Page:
1. Bending: The bread and butter of any blues guitarist. Get those notes wailing like a hound dog chasing the mailman. Create tension, release tension is a good place to start.
  2. Vibrato: Add some spice to those notes. Remember, it’s all in the wrist—like sprinkling a pinch of sea salt on your farm-to-table avocado toast.
  3. Hammer-ons and Pull-offs: These are your quick draw techniques. Smooth and slick, they’ll let you fire off notes faster than you can say “organic quinoa.”
  4. Slides: Whether you’re going up or down the neck, slides will get you there with that smoky, smooth transition.
  5. Double Stops: Play two strings at once for that rich, full-bodied flavor—like a well-aged bourbon that’s been sitting in your cellar.

Developing Your Ear

Now onto the ear—your secret weapon for blues player others pay attention to. Your ear’s going to be your trusty sidekick, telling you where to go on that fretboard as you navigate through the swampy rhythms and soulful grooves.

  • Listen and Mimic: Pop on some classic blues tracks and try to play along. Don’t be afraid to make mistakes; even barbecue masters burn a rack of ribs now and then.
  • Call and Response: Play a phrase, then let the backing track “respond” to you. It’s like having a conversation, but instead of discussing the weather, you’re trading bluesy barbs.
  • Transcribe Solos: Pick out a solo you love and try to transcribe it by ear. It’s like doing a crossword puzzle, but instead of a pen, you’re using your axe.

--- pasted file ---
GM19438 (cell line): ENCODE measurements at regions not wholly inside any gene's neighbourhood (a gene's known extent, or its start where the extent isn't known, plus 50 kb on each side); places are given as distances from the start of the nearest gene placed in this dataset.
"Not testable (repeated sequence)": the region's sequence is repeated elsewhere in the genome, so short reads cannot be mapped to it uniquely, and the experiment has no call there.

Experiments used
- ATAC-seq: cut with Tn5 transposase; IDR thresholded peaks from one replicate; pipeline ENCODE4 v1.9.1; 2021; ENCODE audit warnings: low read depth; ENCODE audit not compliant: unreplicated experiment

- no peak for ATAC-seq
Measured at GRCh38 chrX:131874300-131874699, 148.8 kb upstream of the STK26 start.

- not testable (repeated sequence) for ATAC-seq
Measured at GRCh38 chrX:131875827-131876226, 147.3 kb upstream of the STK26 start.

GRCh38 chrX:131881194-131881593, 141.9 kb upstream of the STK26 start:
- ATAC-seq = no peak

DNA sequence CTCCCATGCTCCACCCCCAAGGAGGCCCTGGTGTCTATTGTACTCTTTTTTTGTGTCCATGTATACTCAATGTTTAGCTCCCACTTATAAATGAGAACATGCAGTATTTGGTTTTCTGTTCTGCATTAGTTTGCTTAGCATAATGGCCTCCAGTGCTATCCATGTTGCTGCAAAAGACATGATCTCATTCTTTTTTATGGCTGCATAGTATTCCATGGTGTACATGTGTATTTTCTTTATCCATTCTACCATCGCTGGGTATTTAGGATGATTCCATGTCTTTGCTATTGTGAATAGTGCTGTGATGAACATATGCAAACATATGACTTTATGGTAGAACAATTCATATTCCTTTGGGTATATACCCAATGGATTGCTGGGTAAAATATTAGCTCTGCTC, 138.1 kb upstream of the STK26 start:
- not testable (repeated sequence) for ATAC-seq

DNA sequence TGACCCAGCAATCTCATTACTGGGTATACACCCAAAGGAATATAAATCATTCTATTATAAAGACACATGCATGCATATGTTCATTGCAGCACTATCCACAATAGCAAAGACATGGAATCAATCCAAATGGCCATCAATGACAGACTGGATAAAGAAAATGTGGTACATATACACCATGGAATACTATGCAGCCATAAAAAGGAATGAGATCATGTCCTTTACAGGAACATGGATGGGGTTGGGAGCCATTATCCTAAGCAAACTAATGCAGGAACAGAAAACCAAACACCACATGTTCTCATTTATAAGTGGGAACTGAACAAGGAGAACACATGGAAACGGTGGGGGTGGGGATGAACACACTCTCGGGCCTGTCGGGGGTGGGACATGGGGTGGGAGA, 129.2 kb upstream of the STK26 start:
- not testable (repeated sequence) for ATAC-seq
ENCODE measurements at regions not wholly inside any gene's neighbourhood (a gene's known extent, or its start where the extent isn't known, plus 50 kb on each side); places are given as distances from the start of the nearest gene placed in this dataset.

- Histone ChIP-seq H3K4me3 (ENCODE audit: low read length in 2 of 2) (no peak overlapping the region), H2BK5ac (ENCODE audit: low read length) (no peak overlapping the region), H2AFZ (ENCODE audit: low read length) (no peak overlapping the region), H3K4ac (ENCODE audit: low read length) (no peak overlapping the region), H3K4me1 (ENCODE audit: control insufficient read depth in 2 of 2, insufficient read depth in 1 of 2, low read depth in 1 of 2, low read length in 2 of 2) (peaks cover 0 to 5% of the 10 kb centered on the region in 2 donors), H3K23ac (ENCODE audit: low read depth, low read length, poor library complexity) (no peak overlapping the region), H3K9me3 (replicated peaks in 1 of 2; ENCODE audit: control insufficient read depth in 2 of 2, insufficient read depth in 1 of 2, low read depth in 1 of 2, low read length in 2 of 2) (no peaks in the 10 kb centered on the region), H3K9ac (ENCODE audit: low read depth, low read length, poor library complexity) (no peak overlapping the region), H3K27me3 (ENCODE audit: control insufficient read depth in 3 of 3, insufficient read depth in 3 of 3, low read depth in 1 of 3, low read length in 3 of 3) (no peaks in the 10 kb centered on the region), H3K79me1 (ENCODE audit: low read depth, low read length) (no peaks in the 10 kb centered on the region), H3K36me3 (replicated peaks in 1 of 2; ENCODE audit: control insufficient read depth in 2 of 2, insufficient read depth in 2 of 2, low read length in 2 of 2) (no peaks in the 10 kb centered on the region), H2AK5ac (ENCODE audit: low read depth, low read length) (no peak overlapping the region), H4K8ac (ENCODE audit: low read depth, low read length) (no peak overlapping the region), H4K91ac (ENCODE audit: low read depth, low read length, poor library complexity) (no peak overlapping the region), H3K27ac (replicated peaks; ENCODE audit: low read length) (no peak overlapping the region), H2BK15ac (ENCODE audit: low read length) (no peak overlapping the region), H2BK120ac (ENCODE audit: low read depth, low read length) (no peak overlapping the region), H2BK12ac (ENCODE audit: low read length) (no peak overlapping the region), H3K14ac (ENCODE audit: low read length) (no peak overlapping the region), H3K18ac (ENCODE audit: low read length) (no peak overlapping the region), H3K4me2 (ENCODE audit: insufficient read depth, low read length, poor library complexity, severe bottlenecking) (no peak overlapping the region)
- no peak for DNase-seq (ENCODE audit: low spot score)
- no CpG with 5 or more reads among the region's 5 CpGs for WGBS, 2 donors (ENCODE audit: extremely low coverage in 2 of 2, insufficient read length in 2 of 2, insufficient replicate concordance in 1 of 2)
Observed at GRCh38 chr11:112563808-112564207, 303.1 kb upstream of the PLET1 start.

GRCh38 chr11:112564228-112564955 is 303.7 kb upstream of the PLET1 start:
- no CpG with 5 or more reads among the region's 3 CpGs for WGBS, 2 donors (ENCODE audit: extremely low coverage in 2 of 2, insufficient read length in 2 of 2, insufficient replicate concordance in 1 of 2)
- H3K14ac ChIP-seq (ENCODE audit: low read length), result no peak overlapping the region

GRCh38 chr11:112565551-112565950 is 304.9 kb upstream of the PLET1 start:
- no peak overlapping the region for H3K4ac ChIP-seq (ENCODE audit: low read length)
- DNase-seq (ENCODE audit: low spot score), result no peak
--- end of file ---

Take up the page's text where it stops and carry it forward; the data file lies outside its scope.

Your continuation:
• Interval Training: Learn to identify intervals by ear. It’s like recognizing the difference between a porterhouse and a ribeye by taste—crucial for any connoisseur.

Remember, the path to blues greatness is both a marathon and a sprint (depending on how you look at it). Take your time, enjoy the ride, and keep those strings vibrating. Your dedication will pay off when you’re bending those strings with the finesse of a gourmet chef wielding a chef’s knife.

Variety Is the Spice of Life

Dive into a Delta blues feel or swing your way through a Chicago shuffle. Each style brings its own flair to the table, helping you develop a wide range of skills and improvisational chops. Plus, you’ll get to practice locking in with different beats and instrumentations, from the thumping bass to the soulful wails of a Hammond organ.

And here’s the catch, game-changing book, Make It Stick: The Science of Successful Learning, that is based on latest research on learning has a secret in it. Here it comes.

More variety you add to your playing, the better you become in a long run. Sure, new things can feel hard first. But varied practice is better is better than only doing 1 thing for a long time.

This especially true when starting out. You can specialize after you have mastered the basic concepts first. So experiment and test a ton of new stuff. You or your listeners (wife) do not want to eat omelets your whole life after all.